International Women’s Day and Mana Wāhine in Aotearoa
Mon 08 Mar 2021
The theme for International Women's Day (IWD) 2021 (celebrated on 8 March globally) is ‘Choose to Challenge’. In line with this theme, this article highlights the Mana Wāhine claim taken to the Waitangi Tribunal alleging prejudice to wāhine Māori as a result of Treaty breaches by the Crown.
The Waitangi Tribunal’s Kaupapa Inquiry programme is designed to provide a pathway to hear nationally significant claim issues that affect Māori as a whole or a section of Māori in similar ways.
The Wai 2700 Mana Wāhine Inquiry will inquire into claims which allege prejudice to Māori women arising from Crown breaches of the Treaty of Waitangi with damage to their customary roles and relationships with their whenua, whakapapa and mātauranga, with serious prejudicial consequences for their social, economic, cultural and spiritual well-being, and their access to leadership roles.
The Waitangi Tribunal’s Kaupapa Inquiry programme was announced in 2015, with the Mana Wāhine Kaupapa inquiry (Wai 2700) formally initiated in December 2018. However, the original claim was made in 1993 by 16 leaders - Dame Areta Koopu, Dame Whina Cooper, Dame Mira Szaszy, Ripeka Evans, Dr Erihapeti Murchie, Dame Georgina Kirby, Dame June Mariu, Violet Pou, Hine Potaka, Dame Aroha Reriti-Crofts, Dr Papaarangi Reid, Donna Awatere-Huata, Lady Rose Henare, Katerina Hoterene, Te Para (Mabel) Waititi, and Kare Cooper-Tate – and was triggered by the removal of Dame Mira Szaszy from the shortlist of appointees to the Treaty of Waitangi Fisheries Commission.
The confirmed scope for the inquiry outlines a set of contextual or frame of reference hearings proposed by the claimants which provide a tūāpapa for the Inquiry and cover the tikanga of mana wāhine and the pre-colonial understanding of wāhine in te ao Māori. These contextual hearings (tūāpapa) will form the baseline against which Crown breaches of Te Tiriti can be considered for the balance of the Inquiry.
In the claimants’ view, the central question is the denial of the inherent mana and iho of wāhine Māori and the systemic discrimination, deprivation and inequities as a result. The claimants consider that themes or “pou” will likely emerge to frame the Inquiry and can be referred to when looking at both the historical and contemporary aspects of the claims. These include:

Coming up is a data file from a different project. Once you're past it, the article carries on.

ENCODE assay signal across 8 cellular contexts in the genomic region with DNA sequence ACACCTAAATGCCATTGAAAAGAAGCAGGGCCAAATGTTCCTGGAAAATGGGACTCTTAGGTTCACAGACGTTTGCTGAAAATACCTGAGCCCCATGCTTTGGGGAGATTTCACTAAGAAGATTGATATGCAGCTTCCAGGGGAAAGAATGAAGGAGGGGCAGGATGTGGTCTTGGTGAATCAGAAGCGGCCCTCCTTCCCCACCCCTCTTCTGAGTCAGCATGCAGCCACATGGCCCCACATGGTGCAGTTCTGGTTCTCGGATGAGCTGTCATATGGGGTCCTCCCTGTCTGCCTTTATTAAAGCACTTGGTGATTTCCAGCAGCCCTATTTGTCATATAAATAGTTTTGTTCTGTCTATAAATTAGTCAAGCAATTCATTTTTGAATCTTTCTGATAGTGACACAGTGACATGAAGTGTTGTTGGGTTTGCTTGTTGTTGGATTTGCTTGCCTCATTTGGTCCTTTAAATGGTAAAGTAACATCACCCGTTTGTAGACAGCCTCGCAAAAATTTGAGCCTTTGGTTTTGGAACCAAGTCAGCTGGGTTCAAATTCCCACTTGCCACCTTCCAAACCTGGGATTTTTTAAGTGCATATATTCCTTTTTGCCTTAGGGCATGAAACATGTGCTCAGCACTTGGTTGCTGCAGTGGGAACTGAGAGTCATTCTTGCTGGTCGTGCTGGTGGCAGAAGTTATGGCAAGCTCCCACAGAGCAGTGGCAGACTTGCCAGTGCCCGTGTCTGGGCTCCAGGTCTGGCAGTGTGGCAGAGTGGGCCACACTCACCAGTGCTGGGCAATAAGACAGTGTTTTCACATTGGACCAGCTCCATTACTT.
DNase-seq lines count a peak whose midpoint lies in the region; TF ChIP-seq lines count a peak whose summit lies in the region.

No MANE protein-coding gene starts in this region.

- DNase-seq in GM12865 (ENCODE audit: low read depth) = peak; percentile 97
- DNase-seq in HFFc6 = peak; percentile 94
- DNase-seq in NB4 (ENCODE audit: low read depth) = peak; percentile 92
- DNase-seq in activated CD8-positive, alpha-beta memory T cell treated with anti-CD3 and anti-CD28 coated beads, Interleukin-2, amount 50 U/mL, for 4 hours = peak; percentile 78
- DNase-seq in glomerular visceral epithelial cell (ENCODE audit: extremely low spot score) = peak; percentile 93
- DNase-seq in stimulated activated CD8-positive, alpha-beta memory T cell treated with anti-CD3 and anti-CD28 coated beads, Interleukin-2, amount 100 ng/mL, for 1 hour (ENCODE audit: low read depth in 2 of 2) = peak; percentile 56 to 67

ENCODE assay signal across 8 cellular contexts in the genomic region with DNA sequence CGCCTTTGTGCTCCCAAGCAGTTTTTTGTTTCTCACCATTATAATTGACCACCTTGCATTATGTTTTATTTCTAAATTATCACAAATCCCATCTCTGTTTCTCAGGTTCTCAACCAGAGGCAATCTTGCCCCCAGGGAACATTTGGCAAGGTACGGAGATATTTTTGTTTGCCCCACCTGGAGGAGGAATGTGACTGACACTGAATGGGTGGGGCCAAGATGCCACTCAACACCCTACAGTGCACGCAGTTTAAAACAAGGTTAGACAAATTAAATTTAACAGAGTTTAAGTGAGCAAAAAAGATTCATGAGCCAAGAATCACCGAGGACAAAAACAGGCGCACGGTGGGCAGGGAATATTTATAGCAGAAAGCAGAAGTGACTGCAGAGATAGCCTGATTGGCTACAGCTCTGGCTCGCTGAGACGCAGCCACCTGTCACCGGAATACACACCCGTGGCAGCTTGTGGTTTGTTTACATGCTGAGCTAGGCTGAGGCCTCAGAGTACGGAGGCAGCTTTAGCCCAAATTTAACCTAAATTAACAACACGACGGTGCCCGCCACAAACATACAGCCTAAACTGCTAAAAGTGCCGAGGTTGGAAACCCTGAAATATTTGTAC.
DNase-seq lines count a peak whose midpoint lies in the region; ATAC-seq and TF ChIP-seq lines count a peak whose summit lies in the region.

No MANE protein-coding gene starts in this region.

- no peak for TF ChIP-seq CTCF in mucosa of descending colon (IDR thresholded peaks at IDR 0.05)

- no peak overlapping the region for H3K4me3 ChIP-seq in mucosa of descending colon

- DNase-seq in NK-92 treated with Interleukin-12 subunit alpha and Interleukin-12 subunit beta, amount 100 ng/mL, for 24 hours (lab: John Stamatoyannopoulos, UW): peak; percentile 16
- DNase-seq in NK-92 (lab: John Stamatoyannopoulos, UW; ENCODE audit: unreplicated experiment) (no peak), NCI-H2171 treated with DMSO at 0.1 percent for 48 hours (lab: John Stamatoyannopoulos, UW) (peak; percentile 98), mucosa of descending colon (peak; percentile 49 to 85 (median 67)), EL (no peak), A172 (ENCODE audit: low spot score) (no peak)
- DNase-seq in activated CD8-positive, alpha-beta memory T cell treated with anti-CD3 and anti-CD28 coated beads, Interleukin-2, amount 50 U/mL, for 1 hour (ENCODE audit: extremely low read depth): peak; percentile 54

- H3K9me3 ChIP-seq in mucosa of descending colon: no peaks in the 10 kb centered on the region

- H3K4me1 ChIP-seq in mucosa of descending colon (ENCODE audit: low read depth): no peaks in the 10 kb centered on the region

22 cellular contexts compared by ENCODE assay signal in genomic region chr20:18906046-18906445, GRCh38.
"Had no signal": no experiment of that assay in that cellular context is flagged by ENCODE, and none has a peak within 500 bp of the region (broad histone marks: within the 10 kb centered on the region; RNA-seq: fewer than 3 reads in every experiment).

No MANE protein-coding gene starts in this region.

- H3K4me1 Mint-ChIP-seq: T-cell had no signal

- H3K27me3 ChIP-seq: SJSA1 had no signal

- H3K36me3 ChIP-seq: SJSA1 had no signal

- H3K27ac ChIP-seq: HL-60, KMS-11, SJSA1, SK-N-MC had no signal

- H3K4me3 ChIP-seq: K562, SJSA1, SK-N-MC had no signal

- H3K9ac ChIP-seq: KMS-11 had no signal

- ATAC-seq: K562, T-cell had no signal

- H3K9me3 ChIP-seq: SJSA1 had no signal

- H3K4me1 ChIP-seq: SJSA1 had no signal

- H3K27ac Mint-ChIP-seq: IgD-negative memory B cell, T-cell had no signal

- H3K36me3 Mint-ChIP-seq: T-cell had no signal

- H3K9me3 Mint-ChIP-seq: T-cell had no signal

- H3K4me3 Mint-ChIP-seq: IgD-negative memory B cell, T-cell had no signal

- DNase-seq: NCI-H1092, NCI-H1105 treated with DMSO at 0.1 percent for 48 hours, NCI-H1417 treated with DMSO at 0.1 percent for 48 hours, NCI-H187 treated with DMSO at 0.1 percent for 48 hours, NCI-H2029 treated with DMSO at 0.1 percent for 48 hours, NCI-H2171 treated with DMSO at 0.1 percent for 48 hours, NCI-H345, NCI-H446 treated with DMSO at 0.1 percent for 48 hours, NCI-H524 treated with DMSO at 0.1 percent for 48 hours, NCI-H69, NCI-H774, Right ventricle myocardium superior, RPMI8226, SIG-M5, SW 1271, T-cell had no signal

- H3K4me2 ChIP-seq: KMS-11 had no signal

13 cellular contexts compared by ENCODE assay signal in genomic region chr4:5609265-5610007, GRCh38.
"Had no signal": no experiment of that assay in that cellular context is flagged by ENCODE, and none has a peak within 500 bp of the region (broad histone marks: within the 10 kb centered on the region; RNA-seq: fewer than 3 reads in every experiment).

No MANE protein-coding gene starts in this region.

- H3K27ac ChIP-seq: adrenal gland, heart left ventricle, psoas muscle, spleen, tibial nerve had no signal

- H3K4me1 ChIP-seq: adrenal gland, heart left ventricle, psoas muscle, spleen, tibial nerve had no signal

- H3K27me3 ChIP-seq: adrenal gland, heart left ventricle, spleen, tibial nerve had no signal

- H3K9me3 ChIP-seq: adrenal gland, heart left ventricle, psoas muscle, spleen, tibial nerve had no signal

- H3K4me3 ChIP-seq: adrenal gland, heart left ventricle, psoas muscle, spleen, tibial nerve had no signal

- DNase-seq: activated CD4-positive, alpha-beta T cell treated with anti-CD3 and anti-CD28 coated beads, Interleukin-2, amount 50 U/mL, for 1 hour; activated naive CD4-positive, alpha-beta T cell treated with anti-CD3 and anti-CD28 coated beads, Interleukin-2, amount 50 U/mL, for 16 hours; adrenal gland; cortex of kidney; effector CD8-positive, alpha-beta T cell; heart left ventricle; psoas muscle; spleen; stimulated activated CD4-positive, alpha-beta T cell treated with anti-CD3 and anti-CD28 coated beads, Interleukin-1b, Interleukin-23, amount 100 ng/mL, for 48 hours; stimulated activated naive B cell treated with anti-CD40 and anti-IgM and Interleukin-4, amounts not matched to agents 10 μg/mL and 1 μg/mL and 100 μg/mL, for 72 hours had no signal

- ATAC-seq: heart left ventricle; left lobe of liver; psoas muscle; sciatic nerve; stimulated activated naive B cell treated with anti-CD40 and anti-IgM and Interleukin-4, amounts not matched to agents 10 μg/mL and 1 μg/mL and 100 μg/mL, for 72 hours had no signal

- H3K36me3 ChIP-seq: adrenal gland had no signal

- rangatiratanga (leadership and decision making);
- whenua (connection to and authority over lands, forests, fisheries and other taonga);
- whakapapa / whānau (the intergenerational wellbeing of Māori women and their whānau); and
- whai rawa (the economic position and opportunities of Māori women).
In particular, within the theme of ‘whakapapa / whānau', the sub-theme ‘Manaaki tangata / whānau’ outlines a number of issues with relevance to the family, whānau and sexual violence sectors, including:
- "The Crown’s actions and omissions in relation to wāhine Māori and whānau and/or children, including, the actions and omissions of Oranga Tamariki and its predecessors, the Ministry of Social Development and the Ministry of Health.
- The Crown’s actions and omissions in relation to domestic and sexual violence towards wāhine Māori.
- The Crown’s actions and omissions in relation to wāhine criminal victimisation and/or wāhine Māori in the justice system.
- Effect of NZ war service on whānau structure and wāhine leadership.
- Crown’s abortion law reform.
- Human Rights Act and failure to protect rights of takataapui and Māori sex workers.
- Failure of the Crown to ensure Birth, Deaths and Marriage process reflects tikanga Māori and mana wāhine."
Two tūāpapa (contextual) hearings have already been held in February. Giving evidence at the first tūāpapa hearing, one of the original claimants, Ripeka Evans, stated that:
“the colonial frame in which the colonising culture that looked to men as leaders and chiefs - this caused the negation of wāhine Māori mana motuhake and rangatiratanga over their whenua, taonga, mātauranga, hearts, bodies, minds and beliefs.”
She urged the tribunal to complete the claim in her lifetime - something that some of the original claimants were unable to witness. There are expected to be three more tūāpapa hearings later in 2021.
You can find regular updates about the progress of the Mana Wāhine Inquiry on the Ministry for Women's website.
Mana Wahine claim heard at Tūrangawaewae marae - Te Ao Māori News 25.02.2021
New Zealand's Māori women have more to contend with than ordinary sexism - Guardian 5.02.2021
Kaupapa on the Couch: taking back mana wāhine (WATCH) - The Spinoff 9.03.2018